The Systematic Undermining of Media Freedom in Hungary

The 29-page report, “‘I Can’t Do My Job as a Journalist’: The Systematic Undermining of Media Freedom in Hungary”, documents the increased obstacles and constraints independent journalists and media face under the government of Prime Minister Viktor Orban.

A man holds a banner showing the eyes of Hungarian Prime Minister Viktor Orban during a protest


  • July 28, 2022

    Morocco’s Playbook to Crush Dissent

    In the 129-page report, “They’ll Get You No Matter What: Morocco’s Playbook to Crush Dissent,” Human Rights Watch documents a range of tactics that, when used together, form an ecosystem of repression, aiming not only to muzzle dissenting voices but to scare off all potential critics. The tactics include unfair trials and long prison terms for nonspeech criminal charges, harassment and smear campaigns in state-aligned media, and targeting dissidents’ relatives. Critics of the state were also subjected to video and digital surveillance, and in some cases to physical intimidation and assault that the police failed to investigate properly.

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  • April 14, 2022

    Stymied Reforms in the Maldives

    The 56-page report, “‘I Could Have Been Next’: Stymied Reforms in the Maldives,” finds that the Solih administration, more than halfway into its five-year term, has not fulfilled election promises to reform the criminal justice system to address threats to free expression. The government has reduced its repression of free speech and the media, so reporters say they no longer fear state censorship or worry about facing criminal cases or fines for doing their jobs. Yet, the government has often relented to pressure from politicians and powerful religious groups, instead of upholding free speech and association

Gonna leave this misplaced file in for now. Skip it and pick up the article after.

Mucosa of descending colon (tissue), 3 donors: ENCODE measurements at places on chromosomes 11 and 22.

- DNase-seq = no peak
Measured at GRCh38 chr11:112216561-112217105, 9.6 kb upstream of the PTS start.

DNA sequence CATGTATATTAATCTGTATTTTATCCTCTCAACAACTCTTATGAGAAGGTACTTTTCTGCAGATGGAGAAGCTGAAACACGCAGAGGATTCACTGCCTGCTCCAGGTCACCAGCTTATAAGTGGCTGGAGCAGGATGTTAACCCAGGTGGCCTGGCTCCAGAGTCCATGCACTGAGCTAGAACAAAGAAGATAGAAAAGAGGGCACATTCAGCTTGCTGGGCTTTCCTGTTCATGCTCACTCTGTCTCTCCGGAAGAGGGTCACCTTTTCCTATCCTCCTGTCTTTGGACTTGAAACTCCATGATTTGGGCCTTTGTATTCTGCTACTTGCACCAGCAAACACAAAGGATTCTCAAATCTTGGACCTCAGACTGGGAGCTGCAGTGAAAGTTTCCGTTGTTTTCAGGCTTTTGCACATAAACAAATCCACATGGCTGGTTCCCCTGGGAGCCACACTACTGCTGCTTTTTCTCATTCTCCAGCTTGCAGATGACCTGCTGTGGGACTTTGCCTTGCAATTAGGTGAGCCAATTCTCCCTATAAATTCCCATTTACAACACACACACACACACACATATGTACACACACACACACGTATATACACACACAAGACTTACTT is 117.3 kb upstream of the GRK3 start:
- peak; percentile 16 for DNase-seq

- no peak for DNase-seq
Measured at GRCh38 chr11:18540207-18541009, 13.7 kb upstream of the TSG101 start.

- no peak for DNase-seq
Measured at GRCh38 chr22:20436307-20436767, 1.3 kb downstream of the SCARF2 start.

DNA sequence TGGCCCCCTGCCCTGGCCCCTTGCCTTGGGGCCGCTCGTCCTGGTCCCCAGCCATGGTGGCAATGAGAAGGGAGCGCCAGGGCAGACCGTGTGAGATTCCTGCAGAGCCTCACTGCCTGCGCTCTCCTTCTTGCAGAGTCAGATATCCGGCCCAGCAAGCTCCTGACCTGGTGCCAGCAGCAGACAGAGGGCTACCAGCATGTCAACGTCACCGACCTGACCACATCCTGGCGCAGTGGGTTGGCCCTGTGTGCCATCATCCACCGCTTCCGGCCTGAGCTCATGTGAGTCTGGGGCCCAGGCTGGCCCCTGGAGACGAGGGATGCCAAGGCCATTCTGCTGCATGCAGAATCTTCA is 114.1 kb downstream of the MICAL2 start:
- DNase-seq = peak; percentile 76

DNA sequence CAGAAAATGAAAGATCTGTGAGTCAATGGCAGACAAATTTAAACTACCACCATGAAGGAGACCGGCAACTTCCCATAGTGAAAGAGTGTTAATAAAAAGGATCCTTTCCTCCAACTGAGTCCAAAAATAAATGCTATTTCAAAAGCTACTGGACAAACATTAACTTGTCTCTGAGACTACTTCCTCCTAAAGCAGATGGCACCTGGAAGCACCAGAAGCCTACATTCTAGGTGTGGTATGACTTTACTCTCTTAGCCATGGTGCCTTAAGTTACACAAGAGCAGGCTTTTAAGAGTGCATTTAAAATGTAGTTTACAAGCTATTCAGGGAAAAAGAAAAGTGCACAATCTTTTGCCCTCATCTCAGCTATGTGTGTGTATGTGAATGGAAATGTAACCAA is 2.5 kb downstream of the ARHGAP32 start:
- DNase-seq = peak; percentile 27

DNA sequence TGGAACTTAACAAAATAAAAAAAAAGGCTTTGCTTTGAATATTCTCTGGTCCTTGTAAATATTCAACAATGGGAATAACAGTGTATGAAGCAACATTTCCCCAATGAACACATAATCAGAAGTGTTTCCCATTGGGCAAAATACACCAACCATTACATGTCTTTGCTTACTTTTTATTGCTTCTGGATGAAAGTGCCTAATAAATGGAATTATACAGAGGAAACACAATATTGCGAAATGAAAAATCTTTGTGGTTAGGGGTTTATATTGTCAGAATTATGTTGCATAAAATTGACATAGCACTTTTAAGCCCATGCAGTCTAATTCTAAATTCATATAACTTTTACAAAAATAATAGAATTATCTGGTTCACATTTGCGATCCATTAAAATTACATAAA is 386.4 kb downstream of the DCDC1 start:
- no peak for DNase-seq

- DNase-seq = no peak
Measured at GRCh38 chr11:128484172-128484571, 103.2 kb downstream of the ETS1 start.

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  • February 17, 2022

    Movement Restrictions on Rights Activists in Vietnam

    The 65-page report, “Locked Inside Our Home: Movement Restrictions on Rights Activists in Vietnam,” documents the Vietnamese government’s routine violation of the right to freedom of movement and other basic rights by subjecting activists, dissidents, human rights defenders, and others to indefinite house arrest, harassment, and other forms of detention. The authorities have detained activists just long enough to prevent them from attending protests, criminal trials, meetings with foreign diplomats and a US president, and other events.

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  • October 28, 2019

    Threats to Independent Media and Civil Society in Tanzania

    This report found that President John Magufuli’s government has adopted or enforced a raft of repressive laws that stifle independent journalism and severely restrict the activities of nongovernmental organizations and the political opposition.

  • March 28, 2018

    Censorship and Freedom of the Media in Uzbekistan

    This report examines the situation for journalists, media outlets, and the exercise of free speech since Mirziyoyev assumed the presidency in September 2016. Human Rights Watch found that despite positive moves such as easing certain restrictions on free expression, censorship remains a potent force and the authorities selectively prosecute journalists, writers, and ordinary citizens expressing critical views. 

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    Cover of the Uzbekistan report in English
  • June 18, 2017

    Assaults on Bloggers and Democracy Campaigners in Vietnam

    This report highlights 36 incidents in which unknown men in civilian clothes beat rights campaigners and bloggers between January 2015 and April 2017, often resulting in serious injuries. Many victims reported that beatings occurred in the presence of uniformed police who did nothing to intervene.

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    Cover of the Vietnam Report
  • May 30, 2017

    Threats to Free Expression Ahead of Kenya’s 2017 Elections

    This report documents abuses by government officials, police, county governors, and other government officials against the media. Human Rights Watch and ARTICLE 19 examined government attempts to obstruct critical journalists and bloggers with legal, administrative, and informal measures, including threats, intimidation, harassment, online and phone surveillance, and in some cases, physical assaults.

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    cover of the Kenya report
  • May 4, 2017

    Morocco's Reforms of its Speech Laws